Back in 2019, no one could have guessed what was in store. But here we are nearly two years later, and COVID-19 has changed the way we work, learn, and connect. For employment, jobs seekers don’t expect, or really event want, work to go back to the previous status quo. Here are some statistics about what the job search looks like now, courtesy of Job Journey polls and a recent The Harris Poll Survey commissioned by Express Employment Professionals.
Remote work is now the norm. Fifty-eight percent of those surveyed say they work more hours remotely than in-person.
When it comes time to go back to the workplace, job seekers value safety measures: mask requirements, a socially distanced workplace, workplace sanitation/disinfection procedures, and provided PPE top the list of what they want to see to feel safe.
The pandemic has taken a toll on job seeker morale, with 66% thinking overall workplace dynamics and interpersonal relationships will be worse than prior to the pandemic, compared to 22% who think things will improve. Forty-nine percent say their current work stress level is significantly higher than in 2020, with just 36% saying they feel a lower level of stress.
Major barriers to career success include finding available work that fits job seeker skill sets (24%), not having the right skills or degree for the job (19%), insufficient pay or benefits (16%), difficulty in finding available work in general (9%), and there being few opportunities for growth in current jobs (8%).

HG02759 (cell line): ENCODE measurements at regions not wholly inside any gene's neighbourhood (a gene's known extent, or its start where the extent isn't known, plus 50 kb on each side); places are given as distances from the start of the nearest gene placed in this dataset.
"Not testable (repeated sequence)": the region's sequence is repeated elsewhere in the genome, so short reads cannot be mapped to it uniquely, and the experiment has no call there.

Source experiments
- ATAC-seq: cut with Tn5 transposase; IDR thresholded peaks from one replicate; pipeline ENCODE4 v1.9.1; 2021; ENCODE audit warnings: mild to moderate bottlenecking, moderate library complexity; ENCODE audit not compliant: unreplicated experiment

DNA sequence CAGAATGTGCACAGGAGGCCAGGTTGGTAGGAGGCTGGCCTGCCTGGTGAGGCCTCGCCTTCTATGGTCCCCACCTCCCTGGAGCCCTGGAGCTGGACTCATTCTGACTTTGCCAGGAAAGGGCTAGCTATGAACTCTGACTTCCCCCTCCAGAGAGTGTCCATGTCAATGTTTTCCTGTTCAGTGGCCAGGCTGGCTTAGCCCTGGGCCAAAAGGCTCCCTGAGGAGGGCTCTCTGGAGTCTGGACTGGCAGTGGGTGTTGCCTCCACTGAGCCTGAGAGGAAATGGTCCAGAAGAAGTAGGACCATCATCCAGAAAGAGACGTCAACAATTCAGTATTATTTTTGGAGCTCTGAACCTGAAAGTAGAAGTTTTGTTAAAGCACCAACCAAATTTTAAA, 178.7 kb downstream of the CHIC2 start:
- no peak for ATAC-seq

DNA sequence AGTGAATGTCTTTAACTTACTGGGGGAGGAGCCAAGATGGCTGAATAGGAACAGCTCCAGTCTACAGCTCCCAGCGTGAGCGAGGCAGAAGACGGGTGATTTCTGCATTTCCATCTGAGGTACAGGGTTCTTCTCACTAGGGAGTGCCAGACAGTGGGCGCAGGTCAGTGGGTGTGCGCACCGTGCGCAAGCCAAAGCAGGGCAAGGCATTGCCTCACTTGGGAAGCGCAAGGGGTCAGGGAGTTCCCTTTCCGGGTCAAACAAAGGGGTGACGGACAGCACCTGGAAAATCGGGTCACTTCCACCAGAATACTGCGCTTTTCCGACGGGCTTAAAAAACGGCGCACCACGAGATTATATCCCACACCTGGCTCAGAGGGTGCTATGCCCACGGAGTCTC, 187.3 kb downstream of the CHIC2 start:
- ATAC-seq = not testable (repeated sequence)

All these statistics seem to paint a fairly bleak outlook for job seekers going forward, but there’s hope. The hiring outlook for the near future looks good. As the economy moves past challenges caused by the pandemic, hiring decision makers are becoming more positive about the future of the workforce.
Fifty-five percent plan to increase the number of employees at their company, while 38% expect no change to the number of employees. Only 3% anticipate a decrease in employee count.
The pandemic did a number on job seekers’ mental health. That’s to be expected with a once-in-a-lifetime event like this. But they’re resilient, and the future looks bright.